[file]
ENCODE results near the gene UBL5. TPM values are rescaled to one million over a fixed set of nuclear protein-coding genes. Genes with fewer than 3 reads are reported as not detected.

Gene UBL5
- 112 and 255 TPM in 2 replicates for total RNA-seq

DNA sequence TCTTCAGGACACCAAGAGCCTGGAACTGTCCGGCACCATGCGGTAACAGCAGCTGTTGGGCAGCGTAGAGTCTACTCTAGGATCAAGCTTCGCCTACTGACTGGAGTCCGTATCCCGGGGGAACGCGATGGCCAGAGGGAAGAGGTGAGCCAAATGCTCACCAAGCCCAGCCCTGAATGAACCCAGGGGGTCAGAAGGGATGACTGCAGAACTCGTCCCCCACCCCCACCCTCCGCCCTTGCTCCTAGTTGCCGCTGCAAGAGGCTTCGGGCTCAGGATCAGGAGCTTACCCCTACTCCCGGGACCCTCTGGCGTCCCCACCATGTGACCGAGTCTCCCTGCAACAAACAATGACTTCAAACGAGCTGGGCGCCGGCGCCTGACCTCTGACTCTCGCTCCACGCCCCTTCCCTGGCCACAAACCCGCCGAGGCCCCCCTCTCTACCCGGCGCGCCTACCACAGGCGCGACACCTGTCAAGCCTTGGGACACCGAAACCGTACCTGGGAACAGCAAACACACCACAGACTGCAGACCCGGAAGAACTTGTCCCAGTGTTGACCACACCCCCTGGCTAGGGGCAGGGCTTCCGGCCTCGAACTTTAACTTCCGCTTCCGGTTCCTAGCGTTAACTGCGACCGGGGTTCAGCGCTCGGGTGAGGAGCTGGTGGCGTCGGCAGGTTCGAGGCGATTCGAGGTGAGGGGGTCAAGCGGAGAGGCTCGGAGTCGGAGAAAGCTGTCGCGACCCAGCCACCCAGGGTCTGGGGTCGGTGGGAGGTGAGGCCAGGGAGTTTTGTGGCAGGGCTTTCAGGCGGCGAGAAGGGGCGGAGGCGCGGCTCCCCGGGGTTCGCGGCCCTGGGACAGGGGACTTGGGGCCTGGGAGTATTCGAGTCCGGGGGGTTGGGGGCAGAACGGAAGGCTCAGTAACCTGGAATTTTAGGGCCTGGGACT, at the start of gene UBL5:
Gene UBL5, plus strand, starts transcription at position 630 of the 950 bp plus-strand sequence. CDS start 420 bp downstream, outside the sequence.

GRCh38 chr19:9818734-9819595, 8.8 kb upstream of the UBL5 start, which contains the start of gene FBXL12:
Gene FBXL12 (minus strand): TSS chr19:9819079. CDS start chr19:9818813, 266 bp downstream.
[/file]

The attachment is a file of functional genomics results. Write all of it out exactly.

ENCODE results near the gene UBL5. TPM values are rescaled to one million over a fixed set of nuclear protein-coding genes. Genes with fewer than 3 reads are reported as not detected.

Gene UBL5
- 112 and 255 TPM in 2 replicates for total RNA-seq

DNA sequence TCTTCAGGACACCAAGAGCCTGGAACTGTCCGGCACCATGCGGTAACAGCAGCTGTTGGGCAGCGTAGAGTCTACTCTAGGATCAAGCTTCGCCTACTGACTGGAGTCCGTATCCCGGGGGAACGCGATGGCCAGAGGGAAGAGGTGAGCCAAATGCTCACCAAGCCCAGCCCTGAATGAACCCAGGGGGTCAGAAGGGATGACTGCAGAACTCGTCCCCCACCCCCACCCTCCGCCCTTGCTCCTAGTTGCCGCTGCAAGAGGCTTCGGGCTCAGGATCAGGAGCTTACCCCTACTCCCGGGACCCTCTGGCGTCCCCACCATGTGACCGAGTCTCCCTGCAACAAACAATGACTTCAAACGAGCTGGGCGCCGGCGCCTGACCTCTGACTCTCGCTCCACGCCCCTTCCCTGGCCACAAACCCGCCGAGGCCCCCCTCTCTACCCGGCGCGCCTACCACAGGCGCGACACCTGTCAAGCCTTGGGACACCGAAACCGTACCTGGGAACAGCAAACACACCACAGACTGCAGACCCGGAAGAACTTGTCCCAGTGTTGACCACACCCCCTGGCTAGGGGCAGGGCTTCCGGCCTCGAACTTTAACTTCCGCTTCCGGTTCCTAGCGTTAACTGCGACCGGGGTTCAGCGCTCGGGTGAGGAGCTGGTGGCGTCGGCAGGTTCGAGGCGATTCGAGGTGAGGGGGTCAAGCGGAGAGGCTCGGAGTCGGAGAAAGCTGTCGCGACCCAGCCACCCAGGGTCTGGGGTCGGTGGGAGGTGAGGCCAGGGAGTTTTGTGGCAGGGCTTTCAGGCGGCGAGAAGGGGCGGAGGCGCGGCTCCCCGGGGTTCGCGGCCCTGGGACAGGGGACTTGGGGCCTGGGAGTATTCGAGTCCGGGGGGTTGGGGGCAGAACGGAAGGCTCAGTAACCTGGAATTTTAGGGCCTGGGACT, at the start of gene UBL5:
Gene UBL5, plus strand, starts transcription at position 630 of the 950 bp plus-strand sequence. CDS start 420 bp downstream, outside the sequence.

GRCh38 chr19:9818734-9819595, 8.8 kb upstream of the UBL5 start, which contains the start of gene FBXL12:
Gene FBXL12 (minus strand): TSS chr19:9819079. CDS start chr19:9818813, 266 bp downstream.